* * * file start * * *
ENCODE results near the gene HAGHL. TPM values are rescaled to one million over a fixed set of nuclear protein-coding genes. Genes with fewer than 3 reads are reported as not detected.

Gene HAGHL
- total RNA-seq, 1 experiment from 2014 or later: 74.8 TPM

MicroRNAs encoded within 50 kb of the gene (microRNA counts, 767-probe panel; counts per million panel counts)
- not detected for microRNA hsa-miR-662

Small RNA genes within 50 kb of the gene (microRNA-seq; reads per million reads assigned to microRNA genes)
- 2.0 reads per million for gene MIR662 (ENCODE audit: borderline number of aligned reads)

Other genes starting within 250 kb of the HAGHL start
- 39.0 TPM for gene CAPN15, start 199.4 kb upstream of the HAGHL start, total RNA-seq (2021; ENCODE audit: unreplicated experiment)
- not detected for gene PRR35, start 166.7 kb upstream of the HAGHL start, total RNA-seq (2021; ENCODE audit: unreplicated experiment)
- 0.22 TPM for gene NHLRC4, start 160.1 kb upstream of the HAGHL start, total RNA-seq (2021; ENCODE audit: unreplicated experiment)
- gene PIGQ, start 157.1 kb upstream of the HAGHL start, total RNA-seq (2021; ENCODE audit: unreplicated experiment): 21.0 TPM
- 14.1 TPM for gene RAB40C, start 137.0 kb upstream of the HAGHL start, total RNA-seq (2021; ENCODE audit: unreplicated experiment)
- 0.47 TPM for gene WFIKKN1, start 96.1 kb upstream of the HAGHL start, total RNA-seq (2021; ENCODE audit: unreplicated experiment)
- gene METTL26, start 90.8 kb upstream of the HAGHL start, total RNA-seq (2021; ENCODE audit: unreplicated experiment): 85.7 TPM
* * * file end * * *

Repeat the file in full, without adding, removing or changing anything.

ENCODE results near the gene HAGHL. TPM values are rescaled to one million over a fixed set of nuclear protein-coding genes. Genes with fewer than 3 reads are reported as not detected.

Gene HAGHL
- total RNA-seq, 1 experiment from 2014 or later: 74.8 TPM

MicroRNAs encoded within 50 kb of the gene (microRNA counts, 767-probe panel; counts per million panel counts)
- not detected for microRNA hsa-miR-662

Small RNA genes within 50 kb of the gene (microRNA-seq; reads per million reads assigned to microRNA genes)
- 2.0 reads per million for gene MIR662 (ENCODE audit: borderline number of aligned reads)

Other genes starting within 250 kb of the HAGHL start
- 39.0 TPM for gene CAPN15, start 199.4 kb upstream of the HAGHL start, total RNA-seq (2021; ENCODE audit: unreplicated experiment)
- not detected for gene PRR35, start 166.7 kb upstream of the HAGHL start, total RNA-seq (2021; ENCODE audit: unreplicated experiment)
- 0.22 TPM for gene NHLRC4, start 160.1 kb upstream of the HAGHL start, total RNA-seq (2021; ENCODE audit: unreplicated experiment)
- gene PIGQ, start 157.1 kb upstream of the HAGHL start, total RNA-seq (2021; ENCODE audit: unreplicated experiment): 21.0 TPM
- 14.1 TPM for gene RAB40C, start 137.0 kb upstream of the HAGHL start, total RNA-seq (2021; ENCODE audit: unreplicated experiment)
- 0.47 TPM for gene WFIKKN1, start 96.1 kb upstream of the HAGHL start, total RNA-seq (2021; ENCODE audit: unreplicated experiment)
- gene METTL26, start 90.8 kb upstream of the HAGHL start, total RNA-seq (2021; ENCODE audit: unreplicated experiment): 85.7 TPM